SALISBURY — It’ll be a family affair when the Deck at Bridge Marina holds its grand opening tonight, with dad and the kids working together to rejuvenate a local landmark riverside venue.
The historic Fish Tale Diner was part of the property when Mark Audette bought Bridge Marina last year. By the time the papers were passed, Michelle (Merrill) Freeman of Salisbury had closed the doors of the breakfast and lunch spot she’d run for about 20 years, with most of her family working right beside her.
Audette hadn’t intended to get into the restaurant business, but when his son, Conrad, approached him, the deal just seemed too perfect to pass up. So father and son took on the challenge of overhauling the place, bringing the decades-old diner up to code and creating an inviting pub on a patch of ground overlooking the Merrimack River.
“I’d had a lot of calls from people who wanted to take over the Fish Tale to run another breakfast place,” Audette said. “But the Fish Tale was such an iconic establishment, an institution really. Everyone has great memories of the place; I know I do. I felt we needed to go in a totally different direction. That’s what we did.”
Conrad Audette told his father the site was just too wonderful to leave fallow. A social worker by profession, like a lot of people, Conrad Audette, who is in his 20s, always thought it would be “cool” to run a pub. And there was one other motivating factor.
“I wanted to start a business with my dad,” he said. “This just seemed right.”
Enter chef Matt Belliveau and restaurant manager Kassie Kane, and the nucleus was complete. Both, though still in their 20s, have considerable experience working in the food service industry, most recently at Stripers before it changed hands.
Audette hired Newburyport architect Chip Nutter of Woodman Associates and started the process of bringing the more than 60-year old plumbing and electric systems, as well as the tiny kitchen, up to code. Although the shell of the front of the dinner remains, most of its interior was gutted. The counter and a few of the stools remain, along with some classic woodwork, but even the octagonal floor tile had to go because it was cracked and could harbor bacteria.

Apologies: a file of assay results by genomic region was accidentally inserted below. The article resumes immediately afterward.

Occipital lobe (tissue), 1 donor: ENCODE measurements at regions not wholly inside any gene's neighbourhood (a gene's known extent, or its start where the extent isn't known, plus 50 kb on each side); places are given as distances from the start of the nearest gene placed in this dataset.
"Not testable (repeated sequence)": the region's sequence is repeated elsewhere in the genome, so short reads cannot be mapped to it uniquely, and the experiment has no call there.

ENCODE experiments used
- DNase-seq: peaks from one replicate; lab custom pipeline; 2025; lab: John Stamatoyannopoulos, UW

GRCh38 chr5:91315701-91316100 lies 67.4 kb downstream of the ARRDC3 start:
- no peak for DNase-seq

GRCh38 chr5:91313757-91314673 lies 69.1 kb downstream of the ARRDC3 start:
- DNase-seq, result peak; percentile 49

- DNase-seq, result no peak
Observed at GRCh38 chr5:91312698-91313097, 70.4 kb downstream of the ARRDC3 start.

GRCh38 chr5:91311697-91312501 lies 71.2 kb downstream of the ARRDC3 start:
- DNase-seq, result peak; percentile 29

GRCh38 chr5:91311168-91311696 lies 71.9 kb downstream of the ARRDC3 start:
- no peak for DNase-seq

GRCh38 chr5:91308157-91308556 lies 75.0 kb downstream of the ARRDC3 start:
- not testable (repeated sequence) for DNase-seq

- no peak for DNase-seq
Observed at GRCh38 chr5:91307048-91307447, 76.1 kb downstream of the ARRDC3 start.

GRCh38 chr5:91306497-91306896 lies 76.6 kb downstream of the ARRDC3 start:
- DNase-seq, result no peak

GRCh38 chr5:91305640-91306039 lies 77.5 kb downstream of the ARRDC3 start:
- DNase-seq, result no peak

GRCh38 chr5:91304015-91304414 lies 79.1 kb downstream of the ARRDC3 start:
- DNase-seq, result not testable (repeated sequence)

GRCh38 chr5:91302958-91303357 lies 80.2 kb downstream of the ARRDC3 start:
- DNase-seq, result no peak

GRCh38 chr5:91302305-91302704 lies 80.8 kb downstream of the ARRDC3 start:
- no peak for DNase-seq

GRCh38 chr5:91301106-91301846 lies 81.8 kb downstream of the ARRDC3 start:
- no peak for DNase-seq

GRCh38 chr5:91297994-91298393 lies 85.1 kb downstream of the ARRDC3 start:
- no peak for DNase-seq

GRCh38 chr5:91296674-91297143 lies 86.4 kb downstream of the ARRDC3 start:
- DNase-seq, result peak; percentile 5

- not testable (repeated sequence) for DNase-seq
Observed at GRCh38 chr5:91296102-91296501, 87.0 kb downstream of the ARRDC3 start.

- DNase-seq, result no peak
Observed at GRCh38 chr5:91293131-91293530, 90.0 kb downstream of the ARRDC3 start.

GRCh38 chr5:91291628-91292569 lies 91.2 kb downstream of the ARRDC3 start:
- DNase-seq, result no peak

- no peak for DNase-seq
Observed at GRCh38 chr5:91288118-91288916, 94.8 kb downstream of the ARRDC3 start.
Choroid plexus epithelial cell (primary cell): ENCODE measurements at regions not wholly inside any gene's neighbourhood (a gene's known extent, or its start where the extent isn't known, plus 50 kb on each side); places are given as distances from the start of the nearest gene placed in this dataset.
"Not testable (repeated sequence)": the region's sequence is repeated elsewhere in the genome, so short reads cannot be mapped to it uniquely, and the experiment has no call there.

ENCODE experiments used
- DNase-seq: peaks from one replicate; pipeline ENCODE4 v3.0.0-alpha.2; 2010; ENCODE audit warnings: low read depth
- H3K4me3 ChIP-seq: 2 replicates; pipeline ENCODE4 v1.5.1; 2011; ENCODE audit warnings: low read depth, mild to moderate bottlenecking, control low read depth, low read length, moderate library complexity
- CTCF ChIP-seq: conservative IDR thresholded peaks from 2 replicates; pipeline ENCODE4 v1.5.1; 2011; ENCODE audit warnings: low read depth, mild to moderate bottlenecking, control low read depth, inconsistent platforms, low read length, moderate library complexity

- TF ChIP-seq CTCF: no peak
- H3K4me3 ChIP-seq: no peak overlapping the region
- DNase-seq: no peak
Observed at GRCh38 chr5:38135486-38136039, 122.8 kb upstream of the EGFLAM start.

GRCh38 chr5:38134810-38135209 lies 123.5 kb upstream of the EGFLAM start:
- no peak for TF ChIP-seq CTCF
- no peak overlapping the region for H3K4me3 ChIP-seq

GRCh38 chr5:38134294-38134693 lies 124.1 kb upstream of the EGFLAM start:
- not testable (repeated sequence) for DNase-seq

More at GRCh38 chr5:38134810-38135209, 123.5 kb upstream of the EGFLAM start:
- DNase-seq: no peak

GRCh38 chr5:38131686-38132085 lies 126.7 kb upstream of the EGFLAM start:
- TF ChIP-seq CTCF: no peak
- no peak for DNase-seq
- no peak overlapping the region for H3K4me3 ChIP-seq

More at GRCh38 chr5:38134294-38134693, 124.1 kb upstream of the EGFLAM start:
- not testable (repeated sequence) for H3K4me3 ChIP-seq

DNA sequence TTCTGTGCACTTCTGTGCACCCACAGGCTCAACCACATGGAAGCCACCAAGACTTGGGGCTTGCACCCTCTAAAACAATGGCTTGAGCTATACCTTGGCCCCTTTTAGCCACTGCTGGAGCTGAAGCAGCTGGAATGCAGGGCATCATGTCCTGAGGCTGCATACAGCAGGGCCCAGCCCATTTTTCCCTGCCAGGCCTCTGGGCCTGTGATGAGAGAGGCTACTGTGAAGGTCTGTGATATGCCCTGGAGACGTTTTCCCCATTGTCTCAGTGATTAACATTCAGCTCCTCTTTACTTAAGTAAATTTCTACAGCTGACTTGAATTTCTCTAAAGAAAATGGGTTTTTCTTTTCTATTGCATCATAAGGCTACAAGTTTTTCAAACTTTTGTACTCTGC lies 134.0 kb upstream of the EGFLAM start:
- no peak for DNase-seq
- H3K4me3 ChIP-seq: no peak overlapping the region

And that tiny kitchen is larger now after they pushed out the back wall. The totally new stainless steel equipment installed just sparkles, ready to prepare all the “high-end pub food” Belliveau can conceptualize.
Even the standards, like burgers and chicken fingers, are getting a new life at the Deck at Bridge Marina. For example, there’ll be no drumstick-shaped, processed chicken nuggets here, Belliveau said. Order chicken tenders and expect haute cuisine.
“The chicken tenders are hand-cut instead of frozen,” Belliveau said. “They’re soaked in a brine and fried with our custom-made dredge.”
Burgers are also unique, said Audette, who should know because he started his business career as the owner of two sub shops before getting into real estate. Pre-made hamburger patties won’t be found at the Deck, and the fried pickles will be attention getters.
“Our burgers are a blend of three meats,” he said. “Nothing is frozen, everything is fresh and made here, even our burger buns.”
As for the fried pickle appetizers, “They’re whole spears, not just slices,” he said.
The menu includes salads, lump crab cakes, pulled pork and specialty burgers, plus an “I hope you never meat” variety for vegans. Seacoast classics like lobster rolls, fish and chips, and fried clams and calamari are available, as is the menu’s nod to diner food with grilled cheese and BLT sandwiches, Conrad Audette said.
The prices range from $6 to $12 for most entrees.
Open daily from 11 a.m. to 11 p.m. (Sundays, noon to 11 p.m.,) April to Oct. 31, the seating on the outdoor Deck at Bridge Marina overlooks the river and Newburyport’s waterfront.
And there’s one more person to fill out the Deck’s family portrait.
“My daughter Carling is going to be a waitress here,” Audette said. “She’s a marine geology major at Salem.”